Atrial fibrillation is a common cardiac arrhythmia and is promoted by atrial dilatation. Acute atrial dilatation may play a role in atrial arrhythmogenesis through mechano-electric feedback. In experimental studies conduction slowing and block has been observedin acutely dilated atria. In the present study, the influence of the stretch-activated current Isac on impulse propagation is investigated by means of computer simulations. Both homogeneous and inhomogeneous atrial tissue are modeled by cardiac fibers composed of segments that are electrically andmechanically coupled. Active force is related to the concentration of free calcium ions as well as to the sarcomere length. Simulations of homogeneous and inhomogeneous cardiac fibers have been performed to quantify the relation between the conduction velocity and Isac under stretch. In our model, conduction slowing and block is related to the amount of stretch and is enhanced by contraction of early activated segments. Conduction block can be unidirectionalin an inhomogeneous fiber and is promoted by a shorter stimulation interval. Slowing of conduction is explained by inactivation of Ina channels and a lower maximum upstroke velocity (dVmem/dt)max due to a depolarized resting membrane potential. Conduction block at shorter stimulation intervals is explained by a longer effective refractory period under stretch.Our observations are in agreement with experimental results and explain the large differences in intra-atrial conduction as well as the increased inducibility of atrial fibrillation observed in acutely dilated atria.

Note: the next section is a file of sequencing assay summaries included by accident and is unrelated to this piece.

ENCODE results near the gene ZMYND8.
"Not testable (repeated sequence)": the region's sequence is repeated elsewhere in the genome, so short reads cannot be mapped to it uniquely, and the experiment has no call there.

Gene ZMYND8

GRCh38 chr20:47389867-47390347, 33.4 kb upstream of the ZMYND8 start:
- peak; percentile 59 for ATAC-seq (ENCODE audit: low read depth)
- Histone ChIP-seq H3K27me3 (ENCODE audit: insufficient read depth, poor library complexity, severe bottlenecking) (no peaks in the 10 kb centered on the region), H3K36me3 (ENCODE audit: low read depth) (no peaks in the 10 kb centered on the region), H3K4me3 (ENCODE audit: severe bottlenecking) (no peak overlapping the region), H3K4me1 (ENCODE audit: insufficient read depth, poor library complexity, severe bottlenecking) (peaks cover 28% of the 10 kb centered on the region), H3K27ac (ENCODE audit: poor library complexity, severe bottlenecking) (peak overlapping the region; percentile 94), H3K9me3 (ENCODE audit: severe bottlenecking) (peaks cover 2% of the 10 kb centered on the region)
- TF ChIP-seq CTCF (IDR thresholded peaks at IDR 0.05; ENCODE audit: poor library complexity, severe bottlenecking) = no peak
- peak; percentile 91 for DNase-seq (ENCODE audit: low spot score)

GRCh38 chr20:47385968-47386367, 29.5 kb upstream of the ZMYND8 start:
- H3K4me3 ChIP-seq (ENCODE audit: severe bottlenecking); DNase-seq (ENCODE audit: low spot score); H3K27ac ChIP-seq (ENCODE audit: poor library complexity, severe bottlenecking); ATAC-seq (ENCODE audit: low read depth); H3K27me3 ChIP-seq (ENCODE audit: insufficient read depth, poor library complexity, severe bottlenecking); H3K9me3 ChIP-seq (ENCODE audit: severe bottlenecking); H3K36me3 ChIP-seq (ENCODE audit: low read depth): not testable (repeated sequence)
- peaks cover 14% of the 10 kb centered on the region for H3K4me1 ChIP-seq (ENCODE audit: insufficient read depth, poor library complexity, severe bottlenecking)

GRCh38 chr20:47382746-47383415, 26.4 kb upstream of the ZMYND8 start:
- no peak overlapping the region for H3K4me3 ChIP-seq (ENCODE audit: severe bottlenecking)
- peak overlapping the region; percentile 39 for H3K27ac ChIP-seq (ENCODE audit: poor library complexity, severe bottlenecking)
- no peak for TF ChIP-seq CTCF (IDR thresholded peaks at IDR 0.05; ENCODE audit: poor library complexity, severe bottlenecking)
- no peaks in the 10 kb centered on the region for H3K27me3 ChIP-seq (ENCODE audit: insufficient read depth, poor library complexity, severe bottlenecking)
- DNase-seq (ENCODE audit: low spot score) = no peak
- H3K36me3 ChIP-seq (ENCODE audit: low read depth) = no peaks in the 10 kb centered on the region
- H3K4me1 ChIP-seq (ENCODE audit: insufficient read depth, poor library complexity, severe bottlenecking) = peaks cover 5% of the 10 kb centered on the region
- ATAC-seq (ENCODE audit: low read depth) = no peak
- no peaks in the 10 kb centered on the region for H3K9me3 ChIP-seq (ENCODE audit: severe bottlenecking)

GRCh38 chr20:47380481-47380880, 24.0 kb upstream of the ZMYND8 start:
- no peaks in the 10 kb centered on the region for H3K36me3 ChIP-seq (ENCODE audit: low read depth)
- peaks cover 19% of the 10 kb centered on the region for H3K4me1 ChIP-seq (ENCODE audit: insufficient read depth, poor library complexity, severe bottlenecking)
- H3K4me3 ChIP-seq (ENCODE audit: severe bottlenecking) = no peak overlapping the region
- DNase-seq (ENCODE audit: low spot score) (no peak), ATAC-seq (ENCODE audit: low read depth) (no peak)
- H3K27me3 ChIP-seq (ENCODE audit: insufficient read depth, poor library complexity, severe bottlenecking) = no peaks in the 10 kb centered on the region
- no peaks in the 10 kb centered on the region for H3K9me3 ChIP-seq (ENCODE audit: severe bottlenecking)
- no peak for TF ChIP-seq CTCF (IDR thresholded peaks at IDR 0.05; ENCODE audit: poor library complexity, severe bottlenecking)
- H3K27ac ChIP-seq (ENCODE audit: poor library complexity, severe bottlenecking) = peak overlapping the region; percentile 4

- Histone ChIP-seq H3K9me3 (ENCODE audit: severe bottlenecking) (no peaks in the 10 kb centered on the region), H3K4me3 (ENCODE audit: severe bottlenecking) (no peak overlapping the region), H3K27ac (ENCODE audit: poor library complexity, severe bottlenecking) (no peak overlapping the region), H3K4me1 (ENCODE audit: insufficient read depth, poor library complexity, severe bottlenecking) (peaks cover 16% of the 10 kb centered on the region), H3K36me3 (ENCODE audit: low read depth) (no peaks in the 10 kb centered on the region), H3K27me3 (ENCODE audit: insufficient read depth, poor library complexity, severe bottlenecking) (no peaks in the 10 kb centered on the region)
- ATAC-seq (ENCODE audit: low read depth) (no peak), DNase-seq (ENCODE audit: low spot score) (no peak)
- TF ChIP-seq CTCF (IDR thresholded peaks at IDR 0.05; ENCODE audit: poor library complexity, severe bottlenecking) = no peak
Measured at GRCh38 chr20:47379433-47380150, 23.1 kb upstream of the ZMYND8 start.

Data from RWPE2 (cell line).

|Journal||American Journal of Physiology : Heart and Circulatory Physiology|
|Publication status||Published - 2007|